Eyes on Henry as he prepares to name All Blacks squad

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James Mortimer     10 Jul 2011     Getty Images

Unlike the World Cup squad, which has strict guidelines in terms of deadlines, injury replacements and final numbers, the maiden selection for this season will likely have ‘some room to move’ to allow fringe players to impress or casualty ward members to get a run before the quadrennial tournament in September.

Henry last year insinuated that 80 percent of his World Cup squad had been selected – in theory meaning that only six spots were up for grabs – and with the All Blacks finishing last season ranked as the number one ranked team in rugby, one suspects that most incumbents will get the nod, whether or not they have fired throughout the Investec Super Rugby season.

There could be the expected bolter, with Matt Todd a name at the top of most armchair selectors lists, while fellow Crusaders Robbie Fruean is a possibility, as is Chiefs prop Ben Afeaki.

Recalls could also come for players, with the Highlanders Adam Thomson and Ben Smith having strong campaigns, while Crusaders prop Wyatt Crockett has done everything he can with a powerful season.

Injured players will be given time, especially with the ITM Cup able to give such men a chance to prove their fitness.

Loosehead Tony Woodcock is the name at the top of the list in the forwards, while fullback Israel Dagg is being monitored by the medical teams. Both are expected to get at least a couple of matches with North Harbour and Hawke’s Bay respectively.

Colin Slade, Daniel Braid and Conrad Smith have all made returns to the field in recent weeks.

Slade will likely battle with Aaron Cruden in the race to be Carter’s understudy, Braid will be hoping to fill the same role for Richie McCaw, while Smith (despite a quiet season for the Hurricanes) has probably locked down the centre berth.

In the three quarters Mils Muliaina is all but guaranteed the nod, but the makeup of the wings will depend on how Henry and the All Blacks coaches see the requirements for their outside men.

Smith, Cory Jane, Hosea Gear, Sitiveni Sivivatu, Joe Rokocoko, Zac Guildford and Sean Maitland are all fighting for a wing berth.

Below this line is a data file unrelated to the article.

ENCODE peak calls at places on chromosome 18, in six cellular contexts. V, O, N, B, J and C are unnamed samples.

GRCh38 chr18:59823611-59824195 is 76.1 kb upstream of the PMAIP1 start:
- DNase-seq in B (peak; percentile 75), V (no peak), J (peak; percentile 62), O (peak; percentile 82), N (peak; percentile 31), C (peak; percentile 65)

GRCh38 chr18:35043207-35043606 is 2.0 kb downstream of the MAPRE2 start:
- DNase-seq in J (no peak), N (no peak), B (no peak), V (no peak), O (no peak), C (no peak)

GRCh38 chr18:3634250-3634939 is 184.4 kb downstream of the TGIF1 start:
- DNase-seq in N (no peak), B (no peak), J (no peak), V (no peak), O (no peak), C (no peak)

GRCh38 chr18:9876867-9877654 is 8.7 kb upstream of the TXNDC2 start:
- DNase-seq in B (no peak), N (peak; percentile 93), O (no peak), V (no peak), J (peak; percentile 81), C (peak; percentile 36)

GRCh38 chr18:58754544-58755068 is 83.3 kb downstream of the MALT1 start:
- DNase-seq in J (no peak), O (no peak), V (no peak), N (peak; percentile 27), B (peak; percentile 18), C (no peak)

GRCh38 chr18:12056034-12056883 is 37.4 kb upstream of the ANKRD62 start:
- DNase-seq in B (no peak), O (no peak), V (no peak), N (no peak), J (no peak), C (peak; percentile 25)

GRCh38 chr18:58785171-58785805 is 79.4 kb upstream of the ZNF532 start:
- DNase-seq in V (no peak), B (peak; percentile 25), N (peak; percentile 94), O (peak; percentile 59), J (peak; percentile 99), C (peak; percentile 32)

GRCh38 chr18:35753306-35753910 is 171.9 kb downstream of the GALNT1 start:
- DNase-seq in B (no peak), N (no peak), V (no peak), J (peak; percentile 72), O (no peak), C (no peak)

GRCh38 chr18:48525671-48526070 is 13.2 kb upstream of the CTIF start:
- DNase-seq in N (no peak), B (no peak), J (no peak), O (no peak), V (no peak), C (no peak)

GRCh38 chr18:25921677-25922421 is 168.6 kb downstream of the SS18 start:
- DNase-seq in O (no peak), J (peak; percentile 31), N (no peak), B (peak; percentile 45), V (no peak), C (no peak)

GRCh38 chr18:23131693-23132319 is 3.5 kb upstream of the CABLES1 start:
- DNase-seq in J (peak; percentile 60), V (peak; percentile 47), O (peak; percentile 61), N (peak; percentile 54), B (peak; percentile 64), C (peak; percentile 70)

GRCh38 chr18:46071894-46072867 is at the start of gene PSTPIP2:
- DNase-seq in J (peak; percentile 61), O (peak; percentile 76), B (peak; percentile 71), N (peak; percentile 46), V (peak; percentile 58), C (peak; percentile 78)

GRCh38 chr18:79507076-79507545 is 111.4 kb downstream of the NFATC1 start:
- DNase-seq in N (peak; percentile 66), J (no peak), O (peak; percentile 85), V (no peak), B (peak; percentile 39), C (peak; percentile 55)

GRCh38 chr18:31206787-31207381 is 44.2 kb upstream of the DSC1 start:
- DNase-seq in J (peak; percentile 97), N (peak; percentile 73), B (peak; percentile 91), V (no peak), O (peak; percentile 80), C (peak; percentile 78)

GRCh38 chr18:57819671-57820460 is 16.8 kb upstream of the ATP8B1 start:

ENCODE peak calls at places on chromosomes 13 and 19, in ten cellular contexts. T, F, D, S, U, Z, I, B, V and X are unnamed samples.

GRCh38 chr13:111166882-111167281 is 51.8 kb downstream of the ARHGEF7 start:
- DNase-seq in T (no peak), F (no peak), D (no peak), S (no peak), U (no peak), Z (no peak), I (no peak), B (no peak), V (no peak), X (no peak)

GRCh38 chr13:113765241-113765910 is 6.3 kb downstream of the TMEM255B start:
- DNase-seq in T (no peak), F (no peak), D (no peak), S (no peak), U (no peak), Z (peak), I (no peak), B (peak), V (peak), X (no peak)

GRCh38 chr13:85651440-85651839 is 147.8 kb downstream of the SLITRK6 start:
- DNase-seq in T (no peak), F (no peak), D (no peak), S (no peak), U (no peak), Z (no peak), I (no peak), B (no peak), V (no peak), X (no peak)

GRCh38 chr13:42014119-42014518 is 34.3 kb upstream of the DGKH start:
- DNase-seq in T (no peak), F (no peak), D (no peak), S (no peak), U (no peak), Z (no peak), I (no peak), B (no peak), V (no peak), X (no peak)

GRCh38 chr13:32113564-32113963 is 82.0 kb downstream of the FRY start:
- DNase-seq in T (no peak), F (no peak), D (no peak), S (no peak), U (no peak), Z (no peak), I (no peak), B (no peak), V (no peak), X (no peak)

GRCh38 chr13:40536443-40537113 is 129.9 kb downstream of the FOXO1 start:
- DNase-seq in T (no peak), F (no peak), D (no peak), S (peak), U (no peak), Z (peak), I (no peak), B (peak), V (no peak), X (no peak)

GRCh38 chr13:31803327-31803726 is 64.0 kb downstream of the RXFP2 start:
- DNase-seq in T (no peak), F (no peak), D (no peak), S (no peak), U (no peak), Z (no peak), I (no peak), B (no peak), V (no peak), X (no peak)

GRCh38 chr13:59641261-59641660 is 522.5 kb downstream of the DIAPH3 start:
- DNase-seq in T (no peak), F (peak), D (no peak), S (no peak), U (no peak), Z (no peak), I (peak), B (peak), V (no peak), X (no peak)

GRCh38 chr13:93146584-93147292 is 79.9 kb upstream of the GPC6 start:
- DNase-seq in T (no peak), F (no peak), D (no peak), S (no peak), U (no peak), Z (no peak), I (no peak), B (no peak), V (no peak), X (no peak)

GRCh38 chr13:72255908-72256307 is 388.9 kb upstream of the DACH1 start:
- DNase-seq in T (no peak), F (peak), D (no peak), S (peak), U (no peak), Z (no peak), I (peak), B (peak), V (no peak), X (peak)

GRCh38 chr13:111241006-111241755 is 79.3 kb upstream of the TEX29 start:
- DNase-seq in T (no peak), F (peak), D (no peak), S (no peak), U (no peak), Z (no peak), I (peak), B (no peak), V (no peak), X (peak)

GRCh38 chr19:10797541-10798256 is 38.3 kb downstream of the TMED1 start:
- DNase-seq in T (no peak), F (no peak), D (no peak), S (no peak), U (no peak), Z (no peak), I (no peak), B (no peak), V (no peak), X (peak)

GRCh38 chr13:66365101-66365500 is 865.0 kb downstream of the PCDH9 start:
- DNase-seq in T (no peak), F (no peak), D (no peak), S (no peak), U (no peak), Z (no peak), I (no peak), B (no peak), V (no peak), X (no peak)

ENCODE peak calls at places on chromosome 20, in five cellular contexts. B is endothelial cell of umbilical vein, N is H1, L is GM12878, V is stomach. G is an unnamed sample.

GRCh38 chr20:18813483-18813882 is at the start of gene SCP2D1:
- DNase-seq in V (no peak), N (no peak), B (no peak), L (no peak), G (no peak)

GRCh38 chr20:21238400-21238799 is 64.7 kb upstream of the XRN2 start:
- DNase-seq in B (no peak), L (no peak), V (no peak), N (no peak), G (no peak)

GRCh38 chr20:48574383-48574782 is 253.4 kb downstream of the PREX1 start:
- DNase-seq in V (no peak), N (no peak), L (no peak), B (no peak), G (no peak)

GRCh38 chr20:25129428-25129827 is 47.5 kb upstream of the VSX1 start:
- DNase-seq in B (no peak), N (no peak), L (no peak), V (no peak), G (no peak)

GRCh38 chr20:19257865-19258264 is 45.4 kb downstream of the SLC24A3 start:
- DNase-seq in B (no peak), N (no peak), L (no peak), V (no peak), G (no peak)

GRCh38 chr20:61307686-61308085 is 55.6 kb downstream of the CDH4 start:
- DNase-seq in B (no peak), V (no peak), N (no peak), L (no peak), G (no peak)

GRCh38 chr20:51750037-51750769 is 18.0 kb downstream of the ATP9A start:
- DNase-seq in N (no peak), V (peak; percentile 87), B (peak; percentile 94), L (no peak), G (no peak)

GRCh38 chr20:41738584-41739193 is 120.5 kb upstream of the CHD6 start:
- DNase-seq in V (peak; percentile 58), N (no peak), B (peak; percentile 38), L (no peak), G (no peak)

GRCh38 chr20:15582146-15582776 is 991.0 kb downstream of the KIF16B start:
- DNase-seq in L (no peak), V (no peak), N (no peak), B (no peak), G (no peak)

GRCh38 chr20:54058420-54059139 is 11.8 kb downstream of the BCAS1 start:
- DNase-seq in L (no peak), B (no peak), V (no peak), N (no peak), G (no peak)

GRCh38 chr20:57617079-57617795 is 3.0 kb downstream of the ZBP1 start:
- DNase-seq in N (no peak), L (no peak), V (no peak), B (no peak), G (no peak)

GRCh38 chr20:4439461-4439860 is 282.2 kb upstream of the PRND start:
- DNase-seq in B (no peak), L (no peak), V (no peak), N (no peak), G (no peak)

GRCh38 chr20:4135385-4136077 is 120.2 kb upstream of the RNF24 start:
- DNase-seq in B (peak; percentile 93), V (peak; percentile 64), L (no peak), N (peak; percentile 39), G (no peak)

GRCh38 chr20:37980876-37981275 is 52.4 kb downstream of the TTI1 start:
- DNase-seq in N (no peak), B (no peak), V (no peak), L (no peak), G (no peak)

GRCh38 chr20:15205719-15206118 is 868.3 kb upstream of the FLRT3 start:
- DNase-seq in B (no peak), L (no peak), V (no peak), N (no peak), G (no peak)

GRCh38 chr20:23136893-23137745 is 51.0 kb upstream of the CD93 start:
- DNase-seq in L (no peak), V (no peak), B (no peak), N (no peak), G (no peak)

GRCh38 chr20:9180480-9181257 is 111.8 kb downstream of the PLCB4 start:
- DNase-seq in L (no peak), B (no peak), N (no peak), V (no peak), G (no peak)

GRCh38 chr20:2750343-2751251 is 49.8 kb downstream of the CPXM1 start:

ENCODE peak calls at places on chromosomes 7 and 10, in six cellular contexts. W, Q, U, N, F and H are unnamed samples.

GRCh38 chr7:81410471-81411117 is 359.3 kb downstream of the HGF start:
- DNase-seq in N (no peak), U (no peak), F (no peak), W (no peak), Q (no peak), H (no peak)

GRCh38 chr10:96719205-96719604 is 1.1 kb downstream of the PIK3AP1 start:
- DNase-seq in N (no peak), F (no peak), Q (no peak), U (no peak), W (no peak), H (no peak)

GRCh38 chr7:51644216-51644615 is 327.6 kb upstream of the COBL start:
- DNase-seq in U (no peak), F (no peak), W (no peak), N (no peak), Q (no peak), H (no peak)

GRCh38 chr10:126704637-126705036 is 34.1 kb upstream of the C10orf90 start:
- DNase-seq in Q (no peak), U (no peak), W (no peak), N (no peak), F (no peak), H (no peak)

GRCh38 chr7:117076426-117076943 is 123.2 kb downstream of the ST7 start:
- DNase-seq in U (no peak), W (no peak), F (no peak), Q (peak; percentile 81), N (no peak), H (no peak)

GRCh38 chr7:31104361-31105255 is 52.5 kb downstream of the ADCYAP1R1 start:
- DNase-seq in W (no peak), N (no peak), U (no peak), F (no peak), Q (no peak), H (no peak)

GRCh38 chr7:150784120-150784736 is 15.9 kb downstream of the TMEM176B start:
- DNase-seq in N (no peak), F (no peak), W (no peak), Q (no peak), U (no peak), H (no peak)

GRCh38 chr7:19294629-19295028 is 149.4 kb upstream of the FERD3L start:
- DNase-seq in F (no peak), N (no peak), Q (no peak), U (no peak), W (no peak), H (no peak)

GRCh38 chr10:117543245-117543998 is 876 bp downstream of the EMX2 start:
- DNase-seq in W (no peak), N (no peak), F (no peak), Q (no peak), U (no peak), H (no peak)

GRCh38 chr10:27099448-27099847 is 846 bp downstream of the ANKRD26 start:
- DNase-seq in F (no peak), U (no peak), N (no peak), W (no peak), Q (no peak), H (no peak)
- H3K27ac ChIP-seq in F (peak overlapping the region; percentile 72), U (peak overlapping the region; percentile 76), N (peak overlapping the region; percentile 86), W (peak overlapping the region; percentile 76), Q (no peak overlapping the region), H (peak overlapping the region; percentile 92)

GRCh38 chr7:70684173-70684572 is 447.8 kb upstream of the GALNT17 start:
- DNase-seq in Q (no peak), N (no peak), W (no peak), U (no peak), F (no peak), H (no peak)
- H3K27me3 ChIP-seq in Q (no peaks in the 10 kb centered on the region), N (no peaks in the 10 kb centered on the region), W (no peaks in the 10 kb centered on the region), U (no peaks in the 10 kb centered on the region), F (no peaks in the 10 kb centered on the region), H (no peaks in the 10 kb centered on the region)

Isaia Toeava, long touted as a special project by Henry, probably proved his test credentials with a strong season with the Blues before injuring his hip, and would appeal as he will serve as a strike utility back.

The midfield’s biggest question comes over whether Ma’a Nonu holds onto the second five-eighth position over Sonny Bill Williams, while Richard Kahui and Fruean will fight it out for the second centre’s role.

With every New Zealand franchise boasting an All Blacks scrumhalf, the battle will come down to Jimmy Cowan, Piri Weepu, Alby Mathewson, Brendan Leonard and Andy Ellis. The first two were considered the incumbents last season, but Ellis has probably been in the best form throughout the year.

One would assume that the loose forward starting trio of Kieran Read, McCaw and Jerome Kaino will pick itself, with Liam Messam, Adam Thomson and Daniel Braid fighting for backup roles – while Todd and potentially Luke Braid could bolt.

In the second row Brad Thorn is the senior lock, and much depends on whether the selectors feels if Ali Williams has done enough to bypass Sam Whitelock and Tom Donnelly in the pecking order.

Up front it will be hard to ignore the Crusaders powerful scrum, with the Franks brothers, Crockett and Corey Flynn all likely test candidates.

Veterans including Keven Mealamu and Andrew Hore will likely feature, although Flynn’s form could see him jump up the rake’s pecking order.

John Afoa, Neemia Tialata and Afeaki are other options for the All Blacks scrum.